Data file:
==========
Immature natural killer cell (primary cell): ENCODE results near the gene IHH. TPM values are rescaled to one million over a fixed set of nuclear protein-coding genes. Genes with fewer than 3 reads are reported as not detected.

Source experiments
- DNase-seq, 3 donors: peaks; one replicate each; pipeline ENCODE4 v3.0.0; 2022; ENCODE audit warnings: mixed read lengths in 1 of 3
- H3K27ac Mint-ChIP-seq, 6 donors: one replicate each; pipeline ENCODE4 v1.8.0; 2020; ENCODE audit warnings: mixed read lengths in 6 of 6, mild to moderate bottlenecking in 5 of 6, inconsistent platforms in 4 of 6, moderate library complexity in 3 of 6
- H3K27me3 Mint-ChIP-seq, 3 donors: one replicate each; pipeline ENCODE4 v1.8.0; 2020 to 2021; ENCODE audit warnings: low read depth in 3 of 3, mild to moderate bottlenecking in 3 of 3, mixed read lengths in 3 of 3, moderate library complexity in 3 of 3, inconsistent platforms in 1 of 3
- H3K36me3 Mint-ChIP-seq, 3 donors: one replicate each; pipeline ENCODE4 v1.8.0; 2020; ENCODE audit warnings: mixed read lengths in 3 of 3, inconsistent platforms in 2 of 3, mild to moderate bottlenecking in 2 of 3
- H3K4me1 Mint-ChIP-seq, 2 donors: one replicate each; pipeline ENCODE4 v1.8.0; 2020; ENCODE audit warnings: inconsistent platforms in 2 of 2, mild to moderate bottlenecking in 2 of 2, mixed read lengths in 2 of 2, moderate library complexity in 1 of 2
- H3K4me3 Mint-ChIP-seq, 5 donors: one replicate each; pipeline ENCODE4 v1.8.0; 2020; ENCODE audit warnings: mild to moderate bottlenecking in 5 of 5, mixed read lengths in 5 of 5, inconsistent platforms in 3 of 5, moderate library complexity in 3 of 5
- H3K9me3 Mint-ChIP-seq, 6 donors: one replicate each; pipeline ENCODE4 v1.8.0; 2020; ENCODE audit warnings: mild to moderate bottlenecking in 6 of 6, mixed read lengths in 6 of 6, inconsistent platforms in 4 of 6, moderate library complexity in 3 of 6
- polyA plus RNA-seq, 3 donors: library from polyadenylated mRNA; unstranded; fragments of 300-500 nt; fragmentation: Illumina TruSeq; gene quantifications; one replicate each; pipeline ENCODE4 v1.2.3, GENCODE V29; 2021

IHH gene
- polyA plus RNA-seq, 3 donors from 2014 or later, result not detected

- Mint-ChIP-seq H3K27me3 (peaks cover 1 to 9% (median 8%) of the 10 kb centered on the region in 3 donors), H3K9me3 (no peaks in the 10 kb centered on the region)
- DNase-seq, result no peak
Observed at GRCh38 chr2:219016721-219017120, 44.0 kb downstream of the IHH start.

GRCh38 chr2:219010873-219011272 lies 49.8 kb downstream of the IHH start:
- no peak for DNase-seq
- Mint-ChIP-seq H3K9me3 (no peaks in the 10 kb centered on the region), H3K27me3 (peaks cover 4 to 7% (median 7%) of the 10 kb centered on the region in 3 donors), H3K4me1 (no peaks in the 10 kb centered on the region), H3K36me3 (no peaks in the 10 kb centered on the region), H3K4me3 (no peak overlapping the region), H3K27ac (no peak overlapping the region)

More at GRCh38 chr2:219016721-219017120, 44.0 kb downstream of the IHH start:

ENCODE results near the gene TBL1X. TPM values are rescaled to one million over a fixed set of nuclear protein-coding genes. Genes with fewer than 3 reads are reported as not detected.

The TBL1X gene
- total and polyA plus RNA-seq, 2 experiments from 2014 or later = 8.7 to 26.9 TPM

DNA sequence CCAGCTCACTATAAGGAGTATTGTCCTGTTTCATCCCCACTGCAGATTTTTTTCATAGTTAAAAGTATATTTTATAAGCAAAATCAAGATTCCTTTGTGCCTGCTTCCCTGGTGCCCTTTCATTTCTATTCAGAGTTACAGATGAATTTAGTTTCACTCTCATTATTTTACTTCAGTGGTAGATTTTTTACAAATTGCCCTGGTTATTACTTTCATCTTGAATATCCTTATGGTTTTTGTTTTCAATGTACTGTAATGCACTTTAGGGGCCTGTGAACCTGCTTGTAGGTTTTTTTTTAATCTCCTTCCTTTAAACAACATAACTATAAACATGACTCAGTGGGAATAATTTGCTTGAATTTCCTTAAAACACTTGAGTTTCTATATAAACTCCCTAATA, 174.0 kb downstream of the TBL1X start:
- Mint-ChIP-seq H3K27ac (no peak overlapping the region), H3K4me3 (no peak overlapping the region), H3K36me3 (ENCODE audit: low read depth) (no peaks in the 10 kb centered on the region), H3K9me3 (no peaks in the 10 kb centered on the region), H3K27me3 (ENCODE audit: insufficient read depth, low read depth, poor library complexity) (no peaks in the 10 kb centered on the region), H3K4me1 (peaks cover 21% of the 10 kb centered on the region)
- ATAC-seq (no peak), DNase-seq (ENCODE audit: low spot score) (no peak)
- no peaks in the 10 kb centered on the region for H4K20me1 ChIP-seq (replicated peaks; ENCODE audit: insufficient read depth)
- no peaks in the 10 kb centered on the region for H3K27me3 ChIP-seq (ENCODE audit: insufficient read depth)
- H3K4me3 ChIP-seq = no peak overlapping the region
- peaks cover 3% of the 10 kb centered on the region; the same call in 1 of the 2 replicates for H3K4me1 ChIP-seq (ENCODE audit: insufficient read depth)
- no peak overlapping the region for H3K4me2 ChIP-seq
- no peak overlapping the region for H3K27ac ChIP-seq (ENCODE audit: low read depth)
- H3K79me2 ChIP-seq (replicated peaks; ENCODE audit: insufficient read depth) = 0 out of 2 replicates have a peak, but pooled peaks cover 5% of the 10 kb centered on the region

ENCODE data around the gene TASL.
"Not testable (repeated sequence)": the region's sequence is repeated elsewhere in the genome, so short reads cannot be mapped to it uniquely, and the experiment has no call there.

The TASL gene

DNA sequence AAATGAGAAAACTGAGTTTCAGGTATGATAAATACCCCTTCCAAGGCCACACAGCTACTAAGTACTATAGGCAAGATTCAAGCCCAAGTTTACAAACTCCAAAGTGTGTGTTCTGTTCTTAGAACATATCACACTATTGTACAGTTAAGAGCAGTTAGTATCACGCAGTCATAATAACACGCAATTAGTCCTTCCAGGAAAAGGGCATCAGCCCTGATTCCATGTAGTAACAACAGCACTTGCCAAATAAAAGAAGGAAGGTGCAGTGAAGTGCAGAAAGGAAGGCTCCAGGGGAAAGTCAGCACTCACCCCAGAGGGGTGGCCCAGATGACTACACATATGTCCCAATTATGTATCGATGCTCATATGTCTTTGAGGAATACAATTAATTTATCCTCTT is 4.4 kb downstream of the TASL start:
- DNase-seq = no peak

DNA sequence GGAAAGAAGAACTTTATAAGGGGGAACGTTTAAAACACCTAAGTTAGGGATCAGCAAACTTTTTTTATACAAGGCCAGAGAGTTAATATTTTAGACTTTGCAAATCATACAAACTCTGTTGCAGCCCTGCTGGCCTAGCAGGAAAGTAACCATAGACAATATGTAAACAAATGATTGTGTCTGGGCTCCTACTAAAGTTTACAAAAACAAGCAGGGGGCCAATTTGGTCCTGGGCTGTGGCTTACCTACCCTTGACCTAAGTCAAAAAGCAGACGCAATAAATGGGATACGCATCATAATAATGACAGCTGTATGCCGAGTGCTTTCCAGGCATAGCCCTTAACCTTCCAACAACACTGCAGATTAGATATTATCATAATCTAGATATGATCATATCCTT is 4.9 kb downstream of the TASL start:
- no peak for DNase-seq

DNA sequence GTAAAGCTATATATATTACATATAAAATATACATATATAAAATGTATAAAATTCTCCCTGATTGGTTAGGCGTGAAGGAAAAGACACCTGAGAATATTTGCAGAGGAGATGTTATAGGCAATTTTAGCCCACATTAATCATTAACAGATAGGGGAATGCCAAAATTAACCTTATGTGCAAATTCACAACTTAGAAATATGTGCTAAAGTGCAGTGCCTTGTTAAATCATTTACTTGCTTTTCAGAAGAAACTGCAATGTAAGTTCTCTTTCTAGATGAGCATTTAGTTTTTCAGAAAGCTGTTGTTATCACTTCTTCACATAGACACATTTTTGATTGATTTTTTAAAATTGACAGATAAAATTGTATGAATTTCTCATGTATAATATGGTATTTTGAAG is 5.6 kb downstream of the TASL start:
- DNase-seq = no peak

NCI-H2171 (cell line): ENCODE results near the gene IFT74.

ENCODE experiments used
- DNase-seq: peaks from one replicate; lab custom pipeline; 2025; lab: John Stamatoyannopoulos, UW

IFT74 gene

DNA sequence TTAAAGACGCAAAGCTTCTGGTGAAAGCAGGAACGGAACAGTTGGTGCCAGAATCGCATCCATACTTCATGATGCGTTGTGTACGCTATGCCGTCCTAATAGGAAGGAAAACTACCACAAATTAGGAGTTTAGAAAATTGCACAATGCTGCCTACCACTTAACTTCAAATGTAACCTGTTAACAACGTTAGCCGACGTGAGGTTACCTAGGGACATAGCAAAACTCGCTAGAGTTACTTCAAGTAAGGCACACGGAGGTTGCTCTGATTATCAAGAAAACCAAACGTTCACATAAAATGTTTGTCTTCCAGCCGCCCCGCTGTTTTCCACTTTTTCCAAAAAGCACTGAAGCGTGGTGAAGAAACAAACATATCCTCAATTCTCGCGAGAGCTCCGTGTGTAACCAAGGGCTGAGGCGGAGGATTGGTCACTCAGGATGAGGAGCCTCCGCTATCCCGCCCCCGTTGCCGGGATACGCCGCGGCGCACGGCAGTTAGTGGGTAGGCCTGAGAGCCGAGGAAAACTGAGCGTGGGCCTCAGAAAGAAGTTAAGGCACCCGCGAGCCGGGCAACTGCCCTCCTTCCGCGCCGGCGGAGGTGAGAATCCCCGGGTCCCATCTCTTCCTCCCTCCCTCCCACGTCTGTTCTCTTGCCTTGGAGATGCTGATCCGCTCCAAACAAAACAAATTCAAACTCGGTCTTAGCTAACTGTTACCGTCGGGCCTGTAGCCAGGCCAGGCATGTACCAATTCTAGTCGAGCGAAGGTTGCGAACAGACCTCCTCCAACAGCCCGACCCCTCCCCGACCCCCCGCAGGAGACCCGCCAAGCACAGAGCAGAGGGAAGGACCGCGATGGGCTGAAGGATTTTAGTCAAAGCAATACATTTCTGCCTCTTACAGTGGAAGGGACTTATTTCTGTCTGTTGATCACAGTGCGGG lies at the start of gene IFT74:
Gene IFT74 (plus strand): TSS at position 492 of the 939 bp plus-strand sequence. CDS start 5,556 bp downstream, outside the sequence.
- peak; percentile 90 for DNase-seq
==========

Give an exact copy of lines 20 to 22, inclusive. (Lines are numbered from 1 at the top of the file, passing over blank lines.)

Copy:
ENCODE results near the gene TBL1X. TPM values are rescaled to one million over a fixed set of nuclear protein-coding genes. Genes with fewer than 3 reads are reported as not detected.

The TBL1X gene
- total and polyA plus RNA-seq, 2 experiments from 2014 or later = 8.7 to 26.9 TPM